Music and the crusades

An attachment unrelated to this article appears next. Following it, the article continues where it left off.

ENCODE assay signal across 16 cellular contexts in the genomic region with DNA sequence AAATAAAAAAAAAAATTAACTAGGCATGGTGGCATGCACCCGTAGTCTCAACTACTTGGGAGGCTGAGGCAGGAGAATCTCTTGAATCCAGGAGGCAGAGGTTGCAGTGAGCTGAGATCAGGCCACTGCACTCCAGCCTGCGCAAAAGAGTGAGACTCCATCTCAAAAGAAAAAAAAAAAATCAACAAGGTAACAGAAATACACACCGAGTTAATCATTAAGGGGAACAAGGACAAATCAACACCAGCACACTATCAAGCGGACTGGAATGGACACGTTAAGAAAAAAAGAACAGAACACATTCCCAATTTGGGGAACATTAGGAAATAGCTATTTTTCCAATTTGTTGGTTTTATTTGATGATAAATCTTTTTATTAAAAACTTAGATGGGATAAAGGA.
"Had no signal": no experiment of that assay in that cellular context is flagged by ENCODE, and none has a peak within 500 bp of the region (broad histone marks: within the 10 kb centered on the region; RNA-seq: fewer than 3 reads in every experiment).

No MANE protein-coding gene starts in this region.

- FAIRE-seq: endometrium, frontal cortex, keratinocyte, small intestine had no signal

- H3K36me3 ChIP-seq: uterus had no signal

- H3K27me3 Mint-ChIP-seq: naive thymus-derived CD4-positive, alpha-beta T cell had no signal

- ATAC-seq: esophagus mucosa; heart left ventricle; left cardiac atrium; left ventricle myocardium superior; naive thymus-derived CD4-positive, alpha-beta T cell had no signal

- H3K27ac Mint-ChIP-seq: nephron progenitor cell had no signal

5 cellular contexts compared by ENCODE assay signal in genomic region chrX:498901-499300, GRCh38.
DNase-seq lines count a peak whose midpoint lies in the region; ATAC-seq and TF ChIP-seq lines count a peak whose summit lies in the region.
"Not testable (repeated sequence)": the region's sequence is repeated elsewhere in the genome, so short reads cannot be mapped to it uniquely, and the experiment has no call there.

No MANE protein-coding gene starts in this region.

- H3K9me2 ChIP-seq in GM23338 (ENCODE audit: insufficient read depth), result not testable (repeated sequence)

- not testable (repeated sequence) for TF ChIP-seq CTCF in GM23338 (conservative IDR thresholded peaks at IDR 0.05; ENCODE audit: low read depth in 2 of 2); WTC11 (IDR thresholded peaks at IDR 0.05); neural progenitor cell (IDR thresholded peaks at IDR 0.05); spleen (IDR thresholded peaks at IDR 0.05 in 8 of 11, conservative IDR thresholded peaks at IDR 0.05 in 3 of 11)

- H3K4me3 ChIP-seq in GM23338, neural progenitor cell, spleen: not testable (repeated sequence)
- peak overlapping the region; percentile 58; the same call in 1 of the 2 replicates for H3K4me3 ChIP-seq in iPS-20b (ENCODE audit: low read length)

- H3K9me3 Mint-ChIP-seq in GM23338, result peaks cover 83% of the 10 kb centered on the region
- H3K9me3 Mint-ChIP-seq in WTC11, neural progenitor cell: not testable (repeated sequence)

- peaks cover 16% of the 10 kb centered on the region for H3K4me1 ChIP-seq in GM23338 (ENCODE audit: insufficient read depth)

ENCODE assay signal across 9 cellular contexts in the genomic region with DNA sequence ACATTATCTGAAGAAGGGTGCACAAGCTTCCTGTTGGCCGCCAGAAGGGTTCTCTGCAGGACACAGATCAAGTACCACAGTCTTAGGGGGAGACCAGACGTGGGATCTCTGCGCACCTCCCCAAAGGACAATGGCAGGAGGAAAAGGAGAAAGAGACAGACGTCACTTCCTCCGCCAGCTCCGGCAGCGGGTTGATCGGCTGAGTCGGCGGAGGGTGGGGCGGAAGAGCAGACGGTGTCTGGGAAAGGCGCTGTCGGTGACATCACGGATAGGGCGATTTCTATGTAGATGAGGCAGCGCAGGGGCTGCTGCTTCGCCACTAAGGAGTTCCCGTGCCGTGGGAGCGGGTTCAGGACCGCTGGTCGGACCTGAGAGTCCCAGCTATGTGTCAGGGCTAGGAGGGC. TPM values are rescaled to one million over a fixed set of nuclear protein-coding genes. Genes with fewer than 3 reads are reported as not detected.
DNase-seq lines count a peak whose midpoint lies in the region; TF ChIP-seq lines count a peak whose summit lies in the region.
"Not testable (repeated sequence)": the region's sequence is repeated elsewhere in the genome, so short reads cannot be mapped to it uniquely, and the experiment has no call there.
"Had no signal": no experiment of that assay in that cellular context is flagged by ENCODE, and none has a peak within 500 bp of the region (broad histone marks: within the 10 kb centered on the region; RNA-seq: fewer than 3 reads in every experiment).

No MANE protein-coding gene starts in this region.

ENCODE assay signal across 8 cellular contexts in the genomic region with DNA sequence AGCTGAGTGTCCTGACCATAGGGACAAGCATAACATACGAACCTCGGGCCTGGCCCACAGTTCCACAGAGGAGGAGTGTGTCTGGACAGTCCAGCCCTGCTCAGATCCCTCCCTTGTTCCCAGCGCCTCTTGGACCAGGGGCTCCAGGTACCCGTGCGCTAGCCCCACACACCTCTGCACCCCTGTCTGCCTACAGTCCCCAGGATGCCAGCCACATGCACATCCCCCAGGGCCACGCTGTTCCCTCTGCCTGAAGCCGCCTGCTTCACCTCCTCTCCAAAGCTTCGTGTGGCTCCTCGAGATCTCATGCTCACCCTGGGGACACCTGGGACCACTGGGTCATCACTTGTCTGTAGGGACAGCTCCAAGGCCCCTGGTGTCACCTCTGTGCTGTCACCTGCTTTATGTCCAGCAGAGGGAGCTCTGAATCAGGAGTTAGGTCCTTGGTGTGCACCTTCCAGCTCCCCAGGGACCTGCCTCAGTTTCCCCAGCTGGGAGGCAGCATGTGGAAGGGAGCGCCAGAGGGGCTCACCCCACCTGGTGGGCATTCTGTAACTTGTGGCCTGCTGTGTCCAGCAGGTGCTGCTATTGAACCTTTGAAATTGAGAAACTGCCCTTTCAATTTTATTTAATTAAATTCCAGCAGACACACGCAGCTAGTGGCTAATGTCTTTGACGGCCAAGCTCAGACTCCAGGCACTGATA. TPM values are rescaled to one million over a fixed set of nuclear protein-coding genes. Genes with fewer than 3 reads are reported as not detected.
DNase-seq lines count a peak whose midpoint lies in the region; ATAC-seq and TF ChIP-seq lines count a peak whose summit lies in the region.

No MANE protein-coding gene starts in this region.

The first home grown nineteenth century crusade opera seems to have been The Crusades by Sir Julius Benedict, which was first performed at Drury Lane in London in February 1846. Its cast included Conrade, King of Jerusalem; Bohemond, Prince of Tarentum; Raymond, Count of Toulouse; William, Archbishop of Tyre; Hassan, Prince of the Assassins; two of his followers and Almea, a Sumnite. The chorus or extras consisted of crusaders, Assassins, Knights Hospitaller, Ladies of the Court and the populace of Jerusalem. In the Preface, the author of the libretto, Alfred Bunn, admitted that he had violated the chronological order, leaping from the First to the Third Crusade and that the incidents described were partly historical, partly legendary, with some assistance from Tasso. The opera begins with the Sumnite women attempting to intoxicate the crusade leaders by their beauty and wines. In a scene reminiscent of Rinaldo and Armida, Bohemond is in a forest wherein there is an enchanted garden, 'from every tuft of flowers a young odalisque arises, entangles him in garlands and a mass of roses open and reveal Almea.' In Act II there is an attempt on the life of Bohemond and the siege of Jerusalem, complete with battering rams, cranes and mangonels. In the finale, Almea enters a convent and Bohemond marries Iseult, the daughter of Raymond of Toulouse in the Holy Sepulchre. The Illustrated London News reviewer commented that The Crusades played to packed houses and was the composer's greatest work, but The Athenaeum considered that musical effects had been sacrificed to pageantry.